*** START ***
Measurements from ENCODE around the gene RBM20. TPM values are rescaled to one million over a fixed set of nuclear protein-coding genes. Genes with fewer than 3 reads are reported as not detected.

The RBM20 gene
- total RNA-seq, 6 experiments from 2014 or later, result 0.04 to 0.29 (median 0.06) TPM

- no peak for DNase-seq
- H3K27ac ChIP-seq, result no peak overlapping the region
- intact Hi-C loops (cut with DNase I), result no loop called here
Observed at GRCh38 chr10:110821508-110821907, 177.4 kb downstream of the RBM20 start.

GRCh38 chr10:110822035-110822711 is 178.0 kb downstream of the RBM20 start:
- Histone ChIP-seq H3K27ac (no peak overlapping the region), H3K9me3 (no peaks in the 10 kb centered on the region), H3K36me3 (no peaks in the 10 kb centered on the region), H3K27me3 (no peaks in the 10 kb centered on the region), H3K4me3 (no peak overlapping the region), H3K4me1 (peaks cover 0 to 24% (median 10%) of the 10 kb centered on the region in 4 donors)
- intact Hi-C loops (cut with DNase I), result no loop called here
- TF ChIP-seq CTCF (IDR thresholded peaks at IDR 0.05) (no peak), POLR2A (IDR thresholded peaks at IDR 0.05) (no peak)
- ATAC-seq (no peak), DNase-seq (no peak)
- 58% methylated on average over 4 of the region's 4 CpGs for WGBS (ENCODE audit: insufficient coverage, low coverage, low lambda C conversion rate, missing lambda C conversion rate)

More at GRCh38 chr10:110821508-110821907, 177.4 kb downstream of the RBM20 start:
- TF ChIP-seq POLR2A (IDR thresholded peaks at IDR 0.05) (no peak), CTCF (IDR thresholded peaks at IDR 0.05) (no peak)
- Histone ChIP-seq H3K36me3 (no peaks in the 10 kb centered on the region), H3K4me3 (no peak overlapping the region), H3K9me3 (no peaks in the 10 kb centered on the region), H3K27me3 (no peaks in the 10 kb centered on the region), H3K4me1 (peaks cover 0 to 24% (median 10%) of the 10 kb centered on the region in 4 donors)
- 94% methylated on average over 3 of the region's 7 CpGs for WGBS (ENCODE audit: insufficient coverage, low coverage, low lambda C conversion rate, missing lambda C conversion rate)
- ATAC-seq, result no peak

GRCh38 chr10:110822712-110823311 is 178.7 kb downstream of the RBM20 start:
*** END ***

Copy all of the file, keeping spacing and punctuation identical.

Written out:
Measurements from ENCODE around the gene RBM20. TPM values are rescaled to one million over a fixed set of nuclear protein-coding genes. Genes with fewer than 3 reads are reported as not detected.

The RBM20 gene
- total RNA-seq, 6 experiments from 2014 or later, result 0.04 to 0.29 (median 0.06) TPM

- no peak for DNase-seq
- H3K27ac ChIP-seq, result no peak overlapping the region
- intact Hi-C loops (cut with DNase I), result no loop called here
Observed at GRCh38 chr10:110821508-110821907, 177.4 kb downstream of the RBM20 start.

GRCh38 chr10:110822035-110822711 is 178.0 kb downstream of the RBM20 start:
- Histone ChIP-seq H3K27ac (no peak overlapping the region), H3K9me3 (no peaks in the 10 kb centered on the region), H3K36me3 (no peaks in the 10 kb centered on the region), H3K27me3 (no peaks in the 10 kb centered on the region), H3K4me3 (no peak overlapping the region), H3K4me1 (peaks cover 0 to 24% (median 10%) of the 10 kb centered on the region in 4 donors)
- intact Hi-C loops (cut with DNase I), result no loop called here
- TF ChIP-seq CTCF (IDR thresholded peaks at IDR 0.05) (no peak), POLR2A (IDR thresholded peaks at IDR 0.05) (no peak)
- ATAC-seq (no peak), DNase-seq (no peak)
- 58% methylated on average over 4 of the region's 4 CpGs for WGBS (ENCODE audit: insufficient coverage, low coverage, low lambda C conversion rate, missing lambda C conversion rate)

More at GRCh38 chr10:110821508-110821907, 177.4 kb downstream of the RBM20 start:
- TF ChIP-seq POLR2A (IDR thresholded peaks at IDR 0.05) (no peak), CTCF (IDR thresholded peaks at IDR 0.05) (no peak)
- Histone ChIP-seq H3K36me3 (no peaks in the 10 kb centered on the region), H3K4me3 (no peak overlapping the region), H3K9me3 (no peaks in the 10 kb centered on the region), H3K27me3 (no peaks in the 10 kb centered on the region), H3K4me1 (peaks cover 0 to 24% (median 10%) of the 10 kb centered on the region in 4 donors)
- 94% methylated on average over 3 of the region's 7 CpGs for WGBS (ENCODE audit: insufficient coverage, low coverage, low lambda C conversion rate, missing lambda C conversion rate)
- ATAC-seq, result no peak

GRCh38 chr10:110822712-110823311 is 178.7 kb downstream of the RBM20 start: